My issue with the game comes down to the fact that even though it's easy to make a level a lot of the levels in the game aren't good. Very few people are out there making cool levels that could be in an actual Mario Game. Most levels have so much shit in them you just have to pray that the randomness of the level is on your side and you can actually make it through. Then there are the levels that are actually cool, but they're so hard that you have to try them 800 times before you fully understand what to do. I just want to chill and see cool designs. I don't want to have to rage every single level I'm playing. Once again this is just a fault for me. I know tons of people out there like the impossible challenge, but that's not what I come to a lot of games for, especially Mario. It's even more frustrating to me that the game has become so prolific on Twitch. Whenever I watch anyone play it's them playing the same level for hours on end, which just really sucks.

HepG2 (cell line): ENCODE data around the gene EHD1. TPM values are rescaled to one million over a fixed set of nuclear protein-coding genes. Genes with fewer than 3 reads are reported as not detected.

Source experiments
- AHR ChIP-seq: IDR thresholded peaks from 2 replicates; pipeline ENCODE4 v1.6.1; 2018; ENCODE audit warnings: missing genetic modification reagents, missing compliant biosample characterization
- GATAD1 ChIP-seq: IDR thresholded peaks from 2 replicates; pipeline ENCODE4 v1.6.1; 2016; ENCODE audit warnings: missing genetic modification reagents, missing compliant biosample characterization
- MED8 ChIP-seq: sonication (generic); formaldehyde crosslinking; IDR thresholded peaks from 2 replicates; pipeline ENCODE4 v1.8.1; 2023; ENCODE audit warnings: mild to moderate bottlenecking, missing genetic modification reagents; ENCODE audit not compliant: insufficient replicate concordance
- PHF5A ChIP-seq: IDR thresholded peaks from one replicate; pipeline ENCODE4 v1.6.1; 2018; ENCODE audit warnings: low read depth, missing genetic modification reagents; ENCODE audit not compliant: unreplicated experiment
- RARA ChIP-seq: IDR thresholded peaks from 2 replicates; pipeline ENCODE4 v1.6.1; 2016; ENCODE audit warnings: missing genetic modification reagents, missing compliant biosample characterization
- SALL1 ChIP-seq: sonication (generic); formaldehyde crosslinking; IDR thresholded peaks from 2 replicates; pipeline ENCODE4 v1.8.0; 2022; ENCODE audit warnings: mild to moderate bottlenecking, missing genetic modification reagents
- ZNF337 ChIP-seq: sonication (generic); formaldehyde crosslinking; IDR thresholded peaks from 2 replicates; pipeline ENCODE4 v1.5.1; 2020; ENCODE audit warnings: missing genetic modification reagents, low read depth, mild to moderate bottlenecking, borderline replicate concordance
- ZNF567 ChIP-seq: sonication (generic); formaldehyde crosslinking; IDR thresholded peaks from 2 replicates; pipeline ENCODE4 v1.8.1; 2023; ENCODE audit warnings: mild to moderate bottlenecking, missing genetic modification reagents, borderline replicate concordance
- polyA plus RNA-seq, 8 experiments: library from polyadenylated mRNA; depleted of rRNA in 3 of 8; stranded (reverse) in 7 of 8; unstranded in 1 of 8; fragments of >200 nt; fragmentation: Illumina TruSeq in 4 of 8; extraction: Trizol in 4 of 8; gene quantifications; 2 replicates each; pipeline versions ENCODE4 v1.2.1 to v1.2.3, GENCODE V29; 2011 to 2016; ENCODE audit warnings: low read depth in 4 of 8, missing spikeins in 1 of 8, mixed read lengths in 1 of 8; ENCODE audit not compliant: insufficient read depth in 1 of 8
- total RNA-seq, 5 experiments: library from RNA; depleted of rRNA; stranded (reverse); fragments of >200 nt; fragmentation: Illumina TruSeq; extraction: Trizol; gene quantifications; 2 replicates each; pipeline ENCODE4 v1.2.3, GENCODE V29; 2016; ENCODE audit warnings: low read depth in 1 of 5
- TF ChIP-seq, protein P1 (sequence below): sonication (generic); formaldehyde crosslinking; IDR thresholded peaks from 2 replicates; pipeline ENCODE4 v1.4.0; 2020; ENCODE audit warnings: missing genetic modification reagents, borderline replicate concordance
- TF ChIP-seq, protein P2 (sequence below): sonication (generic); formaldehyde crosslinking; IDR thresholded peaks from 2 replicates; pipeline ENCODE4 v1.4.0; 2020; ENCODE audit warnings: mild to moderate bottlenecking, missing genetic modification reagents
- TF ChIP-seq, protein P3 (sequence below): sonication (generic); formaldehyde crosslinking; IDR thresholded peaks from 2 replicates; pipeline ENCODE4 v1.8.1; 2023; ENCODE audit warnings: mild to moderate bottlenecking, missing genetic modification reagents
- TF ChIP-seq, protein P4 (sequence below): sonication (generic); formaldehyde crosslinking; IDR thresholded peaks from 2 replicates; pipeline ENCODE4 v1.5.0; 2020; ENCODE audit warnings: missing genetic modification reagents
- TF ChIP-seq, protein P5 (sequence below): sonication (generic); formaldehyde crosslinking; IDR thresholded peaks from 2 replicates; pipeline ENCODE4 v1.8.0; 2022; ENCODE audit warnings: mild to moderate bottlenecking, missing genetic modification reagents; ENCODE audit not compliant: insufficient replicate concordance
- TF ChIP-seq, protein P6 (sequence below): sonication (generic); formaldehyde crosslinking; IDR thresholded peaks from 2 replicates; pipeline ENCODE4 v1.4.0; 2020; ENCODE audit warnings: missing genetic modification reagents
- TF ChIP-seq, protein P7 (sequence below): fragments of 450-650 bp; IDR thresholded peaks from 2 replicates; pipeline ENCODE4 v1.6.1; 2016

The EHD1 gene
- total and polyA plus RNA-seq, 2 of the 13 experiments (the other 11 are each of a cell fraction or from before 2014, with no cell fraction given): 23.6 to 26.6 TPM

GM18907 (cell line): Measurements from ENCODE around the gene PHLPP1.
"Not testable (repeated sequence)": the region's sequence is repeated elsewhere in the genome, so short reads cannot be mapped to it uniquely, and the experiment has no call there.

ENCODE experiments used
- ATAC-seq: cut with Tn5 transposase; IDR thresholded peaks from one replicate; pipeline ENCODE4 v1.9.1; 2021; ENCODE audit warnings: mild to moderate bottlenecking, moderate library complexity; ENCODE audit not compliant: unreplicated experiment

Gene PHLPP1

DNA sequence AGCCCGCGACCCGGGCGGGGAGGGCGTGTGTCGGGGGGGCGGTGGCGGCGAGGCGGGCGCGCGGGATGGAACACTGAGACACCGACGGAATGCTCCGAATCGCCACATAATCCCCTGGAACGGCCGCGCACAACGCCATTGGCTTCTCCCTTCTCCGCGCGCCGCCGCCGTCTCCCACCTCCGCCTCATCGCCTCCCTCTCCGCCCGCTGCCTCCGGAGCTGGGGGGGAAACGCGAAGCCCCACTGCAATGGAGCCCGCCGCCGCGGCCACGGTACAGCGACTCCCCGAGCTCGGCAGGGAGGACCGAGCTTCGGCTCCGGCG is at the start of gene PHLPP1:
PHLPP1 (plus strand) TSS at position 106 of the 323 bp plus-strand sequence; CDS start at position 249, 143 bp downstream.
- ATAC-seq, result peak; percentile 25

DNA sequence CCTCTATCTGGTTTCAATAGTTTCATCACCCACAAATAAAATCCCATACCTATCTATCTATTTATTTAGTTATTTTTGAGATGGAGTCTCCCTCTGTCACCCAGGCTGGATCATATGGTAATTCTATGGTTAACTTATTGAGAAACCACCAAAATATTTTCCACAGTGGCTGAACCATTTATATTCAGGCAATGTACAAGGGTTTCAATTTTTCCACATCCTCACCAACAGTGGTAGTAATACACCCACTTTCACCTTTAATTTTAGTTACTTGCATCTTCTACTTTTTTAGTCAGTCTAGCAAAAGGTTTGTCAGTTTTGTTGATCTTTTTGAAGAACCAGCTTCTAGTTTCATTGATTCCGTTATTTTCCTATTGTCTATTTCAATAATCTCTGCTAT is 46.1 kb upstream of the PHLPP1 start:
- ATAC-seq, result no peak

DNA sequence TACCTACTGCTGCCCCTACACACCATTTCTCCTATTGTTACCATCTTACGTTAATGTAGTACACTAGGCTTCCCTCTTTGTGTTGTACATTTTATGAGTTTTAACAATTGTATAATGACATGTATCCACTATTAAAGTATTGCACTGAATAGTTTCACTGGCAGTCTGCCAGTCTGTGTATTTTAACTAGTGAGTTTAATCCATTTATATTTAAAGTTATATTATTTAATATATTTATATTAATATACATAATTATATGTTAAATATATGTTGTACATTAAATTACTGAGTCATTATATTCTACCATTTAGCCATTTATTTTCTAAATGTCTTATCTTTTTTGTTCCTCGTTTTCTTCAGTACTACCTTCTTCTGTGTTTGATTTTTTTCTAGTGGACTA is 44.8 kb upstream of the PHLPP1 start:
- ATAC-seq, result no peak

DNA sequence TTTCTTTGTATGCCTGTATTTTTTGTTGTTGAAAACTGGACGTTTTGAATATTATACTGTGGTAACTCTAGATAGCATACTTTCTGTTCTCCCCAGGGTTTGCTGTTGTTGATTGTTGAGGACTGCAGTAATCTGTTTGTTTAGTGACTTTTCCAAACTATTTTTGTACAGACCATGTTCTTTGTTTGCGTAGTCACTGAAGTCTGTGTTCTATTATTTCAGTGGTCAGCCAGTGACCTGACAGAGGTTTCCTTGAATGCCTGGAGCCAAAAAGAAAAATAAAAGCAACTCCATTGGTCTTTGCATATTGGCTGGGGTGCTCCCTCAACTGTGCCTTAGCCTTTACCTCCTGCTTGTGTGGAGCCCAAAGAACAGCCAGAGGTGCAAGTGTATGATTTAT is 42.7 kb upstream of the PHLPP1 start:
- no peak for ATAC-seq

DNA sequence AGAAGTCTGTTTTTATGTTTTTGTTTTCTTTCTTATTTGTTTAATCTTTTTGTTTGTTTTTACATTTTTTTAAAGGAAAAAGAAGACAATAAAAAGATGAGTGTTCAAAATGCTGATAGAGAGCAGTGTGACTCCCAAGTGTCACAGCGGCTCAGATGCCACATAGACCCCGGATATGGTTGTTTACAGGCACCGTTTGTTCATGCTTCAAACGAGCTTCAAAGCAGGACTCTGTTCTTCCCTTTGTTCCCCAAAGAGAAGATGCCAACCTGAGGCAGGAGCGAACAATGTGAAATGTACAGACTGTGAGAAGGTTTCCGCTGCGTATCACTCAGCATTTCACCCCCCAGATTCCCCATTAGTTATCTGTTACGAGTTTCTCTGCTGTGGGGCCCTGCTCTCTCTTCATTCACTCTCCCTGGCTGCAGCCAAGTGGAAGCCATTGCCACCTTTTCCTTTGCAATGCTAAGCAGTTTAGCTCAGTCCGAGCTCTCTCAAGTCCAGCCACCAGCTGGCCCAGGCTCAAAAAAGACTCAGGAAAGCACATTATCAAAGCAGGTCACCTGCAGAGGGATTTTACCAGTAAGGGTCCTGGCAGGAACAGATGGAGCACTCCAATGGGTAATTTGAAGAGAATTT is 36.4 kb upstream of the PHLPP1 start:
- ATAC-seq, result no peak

Most people don't understand that sometimes less is more...

I actually think the game is a masterpiece. The creation tools are very deep, yet so simple to pick up. Even if I don't see a lot of levels I like, there are tons of new ones being created every day. Most of them are super cool and complex and they'll only get better as time does on.

Metal Gear Solid V: The Phantom Pain